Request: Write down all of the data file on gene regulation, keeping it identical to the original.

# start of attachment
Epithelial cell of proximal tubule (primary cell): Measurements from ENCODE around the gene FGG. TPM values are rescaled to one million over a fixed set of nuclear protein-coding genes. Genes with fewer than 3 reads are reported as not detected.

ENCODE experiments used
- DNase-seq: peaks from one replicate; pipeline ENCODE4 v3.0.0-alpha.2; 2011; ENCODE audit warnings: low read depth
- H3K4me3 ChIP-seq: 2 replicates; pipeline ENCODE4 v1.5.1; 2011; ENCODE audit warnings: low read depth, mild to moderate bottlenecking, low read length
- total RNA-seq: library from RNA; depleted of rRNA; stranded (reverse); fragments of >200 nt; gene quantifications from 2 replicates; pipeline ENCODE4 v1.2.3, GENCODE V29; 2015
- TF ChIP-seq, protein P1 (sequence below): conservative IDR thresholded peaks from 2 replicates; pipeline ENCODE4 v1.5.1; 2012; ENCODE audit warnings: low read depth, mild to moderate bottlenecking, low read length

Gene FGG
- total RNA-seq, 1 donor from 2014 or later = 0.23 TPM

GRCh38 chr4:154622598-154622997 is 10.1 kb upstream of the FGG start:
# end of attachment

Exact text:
Epithelial cell of proximal tubule (primary cell): Measurements from ENCODE around the gene FGG. TPM values are rescaled to one million over a fixed set of nuclear protein-coding genes. Genes with fewer than 3 reads are reported as not detected.

ENCODE experiments used
- DNase-seq: peaks from one replicate; pipeline ENCODE4 v3.0.0-alpha.2; 2011; ENCODE audit warnings: low read depth
- H3K4me3 ChIP-seq: 2 replicates; pipeline ENCODE4 v1.5.1; 2011; ENCODE audit warnings: low read depth, mild to moderate bottlenecking, low read length
- total RNA-seq: library from RNA; depleted of rRNA; stranded (reverse); fragments of >200 nt; gene quantifications from 2 replicates; pipeline ENCODE4 v1.2.3, GENCODE V29; 2015
- TF ChIP-seq, protein P1 (sequence below): conservative IDR thresholded peaks from 2 replicates; pipeline ENCODE4 v1.5.1; 2012; ENCODE audit warnings: low read depth, mild to moderate bottlenecking, low read length

Gene FGG
- total RNA-seq, 1 donor from 2014 or later = 0.23 TPM

GRCh38 chr4:154622598-154622997 is 10.1 kb upstream of the FGG start: